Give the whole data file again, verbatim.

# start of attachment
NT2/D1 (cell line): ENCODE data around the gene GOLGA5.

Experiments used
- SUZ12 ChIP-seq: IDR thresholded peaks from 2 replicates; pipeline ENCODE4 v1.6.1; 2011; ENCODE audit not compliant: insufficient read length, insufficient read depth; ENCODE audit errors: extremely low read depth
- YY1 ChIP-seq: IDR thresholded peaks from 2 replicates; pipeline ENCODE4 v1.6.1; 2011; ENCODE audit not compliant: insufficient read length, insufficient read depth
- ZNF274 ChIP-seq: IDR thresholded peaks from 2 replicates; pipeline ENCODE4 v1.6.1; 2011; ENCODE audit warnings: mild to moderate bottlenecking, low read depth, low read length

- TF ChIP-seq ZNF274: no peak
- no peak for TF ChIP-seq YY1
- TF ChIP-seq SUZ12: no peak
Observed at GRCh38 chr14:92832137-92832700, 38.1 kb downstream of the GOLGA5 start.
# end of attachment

NT2/D1 (cell line): ENCODE data around the gene GOLGA5.

Experiments used
- SUZ12 ChIP-seq: IDR thresholded peaks from 2 replicates; pipeline ENCODE4 v1.6.1; 2011; ENCODE audit not compliant: insufficient read length, insufficient read depth; ENCODE audit errors: extremely low read depth
- YY1 ChIP-seq: IDR thresholded peaks from 2 replicates; pipeline ENCODE4 v1.6.1; 2011; ENCODE audit not compliant: insufficient read length, insufficient read depth
- ZNF274 ChIP-seq: IDR thresholded peaks from 2 replicates; pipeline ENCODE4 v1.6.1; 2011; ENCODE audit warnings: mild to moderate bottlenecking, low read depth, low read length

- TF ChIP-seq ZNF274: no peak
- no peak for TF ChIP-seq YY1
- TF ChIP-seq SUZ12: no peak
Observed at GRCh38 chr14:92832137-92832700, 38.1 kb downstream of the GOLGA5 start.